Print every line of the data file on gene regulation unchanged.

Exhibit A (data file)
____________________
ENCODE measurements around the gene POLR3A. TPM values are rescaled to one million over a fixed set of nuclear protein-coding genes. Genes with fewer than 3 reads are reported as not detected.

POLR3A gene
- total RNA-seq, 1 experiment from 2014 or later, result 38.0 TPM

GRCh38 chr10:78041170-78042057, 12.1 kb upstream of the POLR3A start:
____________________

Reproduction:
ENCODE measurements around the gene POLR3A. TPM values are rescaled to one million over a fixed set of nuclear protein-coding genes. Genes with fewer than 3 reads are reported as not detected.

POLR3A gene
- total RNA-seq, 1 experiment from 2014 or later, result 38.0 TPM

GRCh38 chr10:78041170-78042057, 12.1 kb upstream of the POLR3A start: